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Water Conservation

You can conserve water and increase hygiene with touch-free restroom accessories, and you can also clean using products and processes that use less water. WAXIE offers solutions to save water and help with hand hygiene in the restroom with products that include automatic faucets and flushers, as well as waterfree urinals. In addition, check out the Watermiser™ Waterbroom and Custom Flow Control Valves for other practical solutions that save water.

 

What else can help reduce water usage?

Microfiber Technology - Using mops made of microfiber are another way to decrease water usage as less cleaning chemical or water is needed for them to remove dirt from a surface being cleaned.
A Twist on Traditional - Products like Rubbermaid's HYGEN Clean Water System that find a way to get the most out of the amount of water already being used.

 

Effects of Foam Hand Soap on Water Consumed During Typical Hand Washing

Foam format soap was tested against liquid soap to determine if water consumption during hand washing was hands-washinginfluenced by the format of the soap alone, and about their perceptions on manually actuated and touch-free soap dispensers. One hundred (100) participants were asked to wash their hands using both foam and liquid soaps, and then were asked to complete questionnaires. 

The study showed:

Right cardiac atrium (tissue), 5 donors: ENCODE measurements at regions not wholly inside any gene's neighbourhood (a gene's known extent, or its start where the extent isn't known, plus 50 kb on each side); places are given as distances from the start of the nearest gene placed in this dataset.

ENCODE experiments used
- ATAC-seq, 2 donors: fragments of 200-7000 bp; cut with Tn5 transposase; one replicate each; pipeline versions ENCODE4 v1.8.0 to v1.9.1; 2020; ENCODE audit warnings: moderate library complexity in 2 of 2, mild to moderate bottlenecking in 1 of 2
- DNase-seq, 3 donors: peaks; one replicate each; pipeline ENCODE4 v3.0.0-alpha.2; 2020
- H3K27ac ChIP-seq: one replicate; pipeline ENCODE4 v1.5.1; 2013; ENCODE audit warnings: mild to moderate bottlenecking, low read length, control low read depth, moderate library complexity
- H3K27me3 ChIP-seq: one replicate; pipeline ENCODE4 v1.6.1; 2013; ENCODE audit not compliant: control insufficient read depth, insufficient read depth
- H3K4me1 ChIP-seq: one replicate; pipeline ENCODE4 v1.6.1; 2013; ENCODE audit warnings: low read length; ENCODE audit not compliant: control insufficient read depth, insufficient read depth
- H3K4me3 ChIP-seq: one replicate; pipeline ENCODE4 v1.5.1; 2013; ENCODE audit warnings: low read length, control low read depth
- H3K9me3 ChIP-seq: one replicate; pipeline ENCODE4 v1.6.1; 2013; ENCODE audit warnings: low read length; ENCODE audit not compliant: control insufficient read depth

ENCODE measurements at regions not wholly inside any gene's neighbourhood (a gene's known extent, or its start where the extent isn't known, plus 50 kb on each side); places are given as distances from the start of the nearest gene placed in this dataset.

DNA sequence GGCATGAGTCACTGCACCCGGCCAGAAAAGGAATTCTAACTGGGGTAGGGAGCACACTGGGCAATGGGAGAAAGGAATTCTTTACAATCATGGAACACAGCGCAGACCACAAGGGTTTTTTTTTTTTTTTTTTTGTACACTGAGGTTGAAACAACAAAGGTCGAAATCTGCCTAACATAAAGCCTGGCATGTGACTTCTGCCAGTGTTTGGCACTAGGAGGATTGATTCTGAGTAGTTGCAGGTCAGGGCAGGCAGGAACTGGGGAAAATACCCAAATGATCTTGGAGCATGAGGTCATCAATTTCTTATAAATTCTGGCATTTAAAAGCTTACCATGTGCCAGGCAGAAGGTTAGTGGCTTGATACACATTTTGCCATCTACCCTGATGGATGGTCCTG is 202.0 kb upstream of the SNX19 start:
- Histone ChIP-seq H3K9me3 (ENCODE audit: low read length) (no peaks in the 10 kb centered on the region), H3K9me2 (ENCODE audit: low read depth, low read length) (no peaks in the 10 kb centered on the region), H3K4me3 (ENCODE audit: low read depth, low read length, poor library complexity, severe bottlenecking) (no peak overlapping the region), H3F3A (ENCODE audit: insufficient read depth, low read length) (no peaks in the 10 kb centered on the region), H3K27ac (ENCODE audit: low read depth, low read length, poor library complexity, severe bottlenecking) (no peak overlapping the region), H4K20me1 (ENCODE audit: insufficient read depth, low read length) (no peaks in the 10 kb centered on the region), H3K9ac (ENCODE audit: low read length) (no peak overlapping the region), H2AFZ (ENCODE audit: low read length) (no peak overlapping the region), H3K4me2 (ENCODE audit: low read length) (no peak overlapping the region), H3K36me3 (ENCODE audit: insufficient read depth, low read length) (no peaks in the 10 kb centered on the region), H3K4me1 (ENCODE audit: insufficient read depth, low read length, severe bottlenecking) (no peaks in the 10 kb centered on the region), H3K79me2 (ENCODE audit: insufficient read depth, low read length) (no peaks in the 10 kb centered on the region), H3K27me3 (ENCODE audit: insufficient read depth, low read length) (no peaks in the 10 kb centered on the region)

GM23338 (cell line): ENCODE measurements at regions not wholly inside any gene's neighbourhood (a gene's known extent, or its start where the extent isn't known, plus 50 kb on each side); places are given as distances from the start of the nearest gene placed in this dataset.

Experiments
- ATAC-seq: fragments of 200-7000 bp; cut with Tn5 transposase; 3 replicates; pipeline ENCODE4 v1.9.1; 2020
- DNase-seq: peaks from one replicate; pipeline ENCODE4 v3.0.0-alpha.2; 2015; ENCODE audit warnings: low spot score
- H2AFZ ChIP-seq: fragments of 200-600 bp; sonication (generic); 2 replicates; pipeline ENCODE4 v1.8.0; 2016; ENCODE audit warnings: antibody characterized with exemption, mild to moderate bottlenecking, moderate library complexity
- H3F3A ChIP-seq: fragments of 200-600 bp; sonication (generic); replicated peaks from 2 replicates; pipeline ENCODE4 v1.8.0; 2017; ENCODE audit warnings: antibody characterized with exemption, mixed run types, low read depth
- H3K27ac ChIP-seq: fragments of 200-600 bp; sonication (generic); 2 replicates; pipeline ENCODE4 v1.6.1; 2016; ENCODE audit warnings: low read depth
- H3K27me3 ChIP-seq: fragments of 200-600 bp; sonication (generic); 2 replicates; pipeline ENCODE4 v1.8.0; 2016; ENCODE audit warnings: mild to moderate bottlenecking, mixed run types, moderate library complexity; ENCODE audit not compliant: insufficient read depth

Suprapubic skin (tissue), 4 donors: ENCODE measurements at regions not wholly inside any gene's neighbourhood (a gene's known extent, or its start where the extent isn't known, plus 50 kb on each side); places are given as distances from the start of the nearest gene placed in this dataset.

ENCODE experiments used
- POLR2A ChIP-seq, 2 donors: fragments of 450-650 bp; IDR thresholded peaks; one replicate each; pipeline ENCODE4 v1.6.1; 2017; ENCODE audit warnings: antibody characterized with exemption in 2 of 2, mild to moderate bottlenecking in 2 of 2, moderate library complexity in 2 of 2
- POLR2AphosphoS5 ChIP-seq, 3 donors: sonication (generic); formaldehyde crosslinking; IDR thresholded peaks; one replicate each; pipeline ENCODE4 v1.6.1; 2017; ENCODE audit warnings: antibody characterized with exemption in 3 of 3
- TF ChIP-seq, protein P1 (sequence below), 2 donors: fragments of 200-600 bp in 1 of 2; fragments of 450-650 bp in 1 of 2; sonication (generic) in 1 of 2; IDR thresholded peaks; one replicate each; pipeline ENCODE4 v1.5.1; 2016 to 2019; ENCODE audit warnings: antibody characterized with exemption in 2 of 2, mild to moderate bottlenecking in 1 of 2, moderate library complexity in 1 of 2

• 9.7% less water was used washing hands with foam soap versus liquid soap with a confidence level of 97%.
  • Majority of consumers surveyed perceived the foam soap format to rinse more quickly than the liquid soap.
  • 88% of consumers perceived touch-free dispensers as being more sanitary, and 51% perceived touch-free to be more convenient than other types of soap dispensers.
  • 61% of consumers said they are more likely to wash their hands in public lavatories with a touch free dispenser
Using foam soap in a touch-free soap dispenser can reduce water consumption, promote better hand hygiene, and improve the perception of the lavatory as being more convenient and sanitary. 

 

Battling Drought and It's Effects on our Future

Water scarcity is defined by the Global Water Forum as the lack of sufficient available water resources to meet the demands of water usage within a region.

Water scarcity results from two basic underlying causes; 1) growth in demand for water outpacing infrastructure capacity and 2) physical scarcity of water due to drought or changing climate conditions. Both of these pressures on water supply are increasing in the United States. A World Resources Institute study concluded that world water withdrawals from surface waters has increased nearly twice as fast as global population growth. The USGS published a report in 2013 indicating that from 1900 to 2008, US ground water depletion has increased due to growth in water demand outpacing the capacity for natural replenishment, with a 25% increase in the rate of ground water depletion occurring between 2001 and 2008. As of August 5th, 2014 NOAA’s US Drought Monitor indicated that 34% of the 48 continuous United States were in Moderate or worse drought conditions, and 10% is in extreme or worse drought conditions, with impacts primarily in the southwest and western US. At the same time 58% of the state of California was experiencing exceptional drought, the harshest rating on the NOAA scale, with many areas in the state short by more than one year’s worth of rainfall. This has prompted the California State Legislature to enact emergency regulations in July 2014 that impose fines of up to $500 per day for citizens and institutions found not following the water conservation regulations. Click here to read the full report by Gene Topper Ph.D. and Thomas Marting B.S.ChE. 

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